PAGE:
Methods: This study was completed using 2014-2015 data from the National Ambulatory Medical Care Survey (NAMCS). The sample included 2,865 visits where adults were identified as having depression by a primary care specialist. Visits were categorized in three groups relating to available EHR functionality: having EHR-based prescribing supports present, having prescribing supports and mental health HIE present, or having neither. Depression treatment included physician notation that antidepressants were prescribed and/or psychotherapy or mental health counseling were offered. Using three separate models, logistic regression examined the impact of EHR functionalities on the odds of receiving any depression treatment, antidepressants, or a mental health intervention. Patient level and clinical level covariates were included in the fully adjusted model.
Results: Of the study sample, 59% (N=1,700) received any depression treatment. The vast majority (58%, N=1,673) were prescribed antidepressant medications, while only 2.4% (n=69) were offered a mental health intervention. Compared those without these functions, visits with only prescribing supports present (OR=1.6, p<.05) and visits with both prescribing supports and mental health HIE (OR=3.4, p<.001.) present increased the odds of receiving any type of depression treatment. Similarly, prescribing supports (OR=1.6, p<.05) and combined prescribing supports and mental health HIE (OR=3.6, p<.001) increased the likelihood of antidepressant prescribing. Neither EHR functionality significantly impacted linkages to mental health interventions.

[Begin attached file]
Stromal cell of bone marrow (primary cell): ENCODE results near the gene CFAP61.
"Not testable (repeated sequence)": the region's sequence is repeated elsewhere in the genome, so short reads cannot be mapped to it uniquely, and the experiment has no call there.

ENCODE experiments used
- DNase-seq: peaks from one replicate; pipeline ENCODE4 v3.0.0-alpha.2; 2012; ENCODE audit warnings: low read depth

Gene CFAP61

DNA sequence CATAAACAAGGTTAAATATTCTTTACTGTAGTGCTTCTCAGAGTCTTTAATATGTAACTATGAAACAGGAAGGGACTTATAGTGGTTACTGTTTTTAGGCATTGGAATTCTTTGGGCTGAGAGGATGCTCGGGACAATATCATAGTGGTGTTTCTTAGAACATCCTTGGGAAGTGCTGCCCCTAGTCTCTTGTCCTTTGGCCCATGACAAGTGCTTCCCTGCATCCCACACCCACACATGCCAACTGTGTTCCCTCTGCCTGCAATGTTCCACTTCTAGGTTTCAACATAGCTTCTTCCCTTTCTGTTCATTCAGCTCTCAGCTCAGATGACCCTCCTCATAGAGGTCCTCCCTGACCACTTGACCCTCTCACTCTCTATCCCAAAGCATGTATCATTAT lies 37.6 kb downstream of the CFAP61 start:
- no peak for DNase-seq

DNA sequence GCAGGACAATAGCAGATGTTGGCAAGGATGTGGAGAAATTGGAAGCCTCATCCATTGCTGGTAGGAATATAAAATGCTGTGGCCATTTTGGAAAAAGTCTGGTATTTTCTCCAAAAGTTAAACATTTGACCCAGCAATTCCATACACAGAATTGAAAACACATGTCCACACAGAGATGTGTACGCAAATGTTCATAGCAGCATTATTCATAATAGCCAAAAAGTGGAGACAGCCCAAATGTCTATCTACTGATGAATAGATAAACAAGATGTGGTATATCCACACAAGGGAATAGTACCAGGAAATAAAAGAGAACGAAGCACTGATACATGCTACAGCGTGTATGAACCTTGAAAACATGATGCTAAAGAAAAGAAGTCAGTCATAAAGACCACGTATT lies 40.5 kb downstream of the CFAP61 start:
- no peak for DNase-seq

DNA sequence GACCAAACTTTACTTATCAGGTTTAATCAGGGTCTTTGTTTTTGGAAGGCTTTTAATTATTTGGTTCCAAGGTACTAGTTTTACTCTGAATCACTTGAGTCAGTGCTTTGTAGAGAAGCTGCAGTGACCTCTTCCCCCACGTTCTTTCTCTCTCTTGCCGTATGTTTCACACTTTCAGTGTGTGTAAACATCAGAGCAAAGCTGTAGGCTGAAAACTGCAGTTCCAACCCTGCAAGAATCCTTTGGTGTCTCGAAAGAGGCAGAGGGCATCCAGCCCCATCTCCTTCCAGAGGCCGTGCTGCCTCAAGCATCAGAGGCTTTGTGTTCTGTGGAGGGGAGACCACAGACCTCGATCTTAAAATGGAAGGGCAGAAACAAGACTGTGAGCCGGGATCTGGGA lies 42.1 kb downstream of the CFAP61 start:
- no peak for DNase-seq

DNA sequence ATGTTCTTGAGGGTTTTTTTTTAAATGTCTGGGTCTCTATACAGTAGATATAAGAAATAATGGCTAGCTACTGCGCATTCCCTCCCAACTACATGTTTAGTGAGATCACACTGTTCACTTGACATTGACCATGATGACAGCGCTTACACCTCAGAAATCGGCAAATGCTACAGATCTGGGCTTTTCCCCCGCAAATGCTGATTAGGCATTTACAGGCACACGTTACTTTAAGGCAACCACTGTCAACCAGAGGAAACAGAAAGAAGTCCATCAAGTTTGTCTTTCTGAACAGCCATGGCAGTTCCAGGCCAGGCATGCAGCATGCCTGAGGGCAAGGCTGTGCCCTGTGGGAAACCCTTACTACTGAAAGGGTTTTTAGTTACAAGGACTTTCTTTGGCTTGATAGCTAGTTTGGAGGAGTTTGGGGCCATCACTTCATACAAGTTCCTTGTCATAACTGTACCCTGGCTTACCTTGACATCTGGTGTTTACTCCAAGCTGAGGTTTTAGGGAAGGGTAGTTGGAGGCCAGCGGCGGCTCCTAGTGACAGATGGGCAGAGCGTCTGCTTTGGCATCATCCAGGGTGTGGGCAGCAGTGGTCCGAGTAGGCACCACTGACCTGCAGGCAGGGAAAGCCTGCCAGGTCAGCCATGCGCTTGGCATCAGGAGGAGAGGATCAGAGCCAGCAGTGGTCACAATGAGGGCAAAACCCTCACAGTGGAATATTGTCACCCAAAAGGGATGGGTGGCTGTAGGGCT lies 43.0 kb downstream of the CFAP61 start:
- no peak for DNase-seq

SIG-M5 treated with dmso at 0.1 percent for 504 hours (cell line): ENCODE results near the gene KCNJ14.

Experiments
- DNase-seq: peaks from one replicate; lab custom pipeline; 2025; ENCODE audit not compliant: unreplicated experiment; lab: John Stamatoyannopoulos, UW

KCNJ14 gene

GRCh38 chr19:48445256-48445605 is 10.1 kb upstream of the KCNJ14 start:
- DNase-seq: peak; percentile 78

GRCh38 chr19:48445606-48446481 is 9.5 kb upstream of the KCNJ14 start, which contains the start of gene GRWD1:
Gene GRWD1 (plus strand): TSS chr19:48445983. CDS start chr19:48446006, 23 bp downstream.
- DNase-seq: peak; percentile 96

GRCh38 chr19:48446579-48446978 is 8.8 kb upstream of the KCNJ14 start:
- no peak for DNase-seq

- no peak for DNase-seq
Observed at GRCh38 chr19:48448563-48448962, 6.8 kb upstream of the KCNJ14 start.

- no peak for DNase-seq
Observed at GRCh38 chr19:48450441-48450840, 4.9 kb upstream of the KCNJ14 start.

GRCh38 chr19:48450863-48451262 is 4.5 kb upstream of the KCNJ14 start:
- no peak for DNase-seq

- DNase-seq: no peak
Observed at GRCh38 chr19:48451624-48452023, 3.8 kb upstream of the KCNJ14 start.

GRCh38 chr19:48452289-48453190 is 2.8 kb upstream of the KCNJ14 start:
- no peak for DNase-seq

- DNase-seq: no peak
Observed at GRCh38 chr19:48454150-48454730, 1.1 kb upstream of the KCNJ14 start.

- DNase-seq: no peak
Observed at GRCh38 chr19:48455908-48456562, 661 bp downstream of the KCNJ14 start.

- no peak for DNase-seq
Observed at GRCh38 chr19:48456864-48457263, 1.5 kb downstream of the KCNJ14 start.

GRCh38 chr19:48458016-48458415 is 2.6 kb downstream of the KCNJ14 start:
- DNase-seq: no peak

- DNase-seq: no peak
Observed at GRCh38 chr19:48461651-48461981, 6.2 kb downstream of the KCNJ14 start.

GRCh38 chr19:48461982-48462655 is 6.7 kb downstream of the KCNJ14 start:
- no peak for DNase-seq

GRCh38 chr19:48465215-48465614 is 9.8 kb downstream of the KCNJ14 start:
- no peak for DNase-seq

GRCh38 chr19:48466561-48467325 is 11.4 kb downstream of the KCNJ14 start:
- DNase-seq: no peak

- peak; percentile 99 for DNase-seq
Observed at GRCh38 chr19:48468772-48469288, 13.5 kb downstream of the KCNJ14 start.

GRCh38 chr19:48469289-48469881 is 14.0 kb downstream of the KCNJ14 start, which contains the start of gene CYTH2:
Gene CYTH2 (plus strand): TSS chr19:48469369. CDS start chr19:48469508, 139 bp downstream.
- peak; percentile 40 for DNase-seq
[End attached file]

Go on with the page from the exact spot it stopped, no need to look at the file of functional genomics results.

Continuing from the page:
Conclusion: Many patients experiencing depression were not linked to treatment, and were rarely offered mental health interventions. Visits where prescribing supports and mental health HIE were present increased the likelihood of receiving depression treatment. Importantly, the improvement in rates of depression treatment were primarily accounted for by increases in antidepressant prescribing, while EHR functionality did not impact the likelihood of being offered a mental health intervention. This suggests that while particular EHR capacities can increase rates of depression treatment, it also influences the type of depression care patients receive. This underscores the importance of ensuring EHR function and design is well aligned with best practices. Particular implications for interdisciplinary depression treatment will be discussed.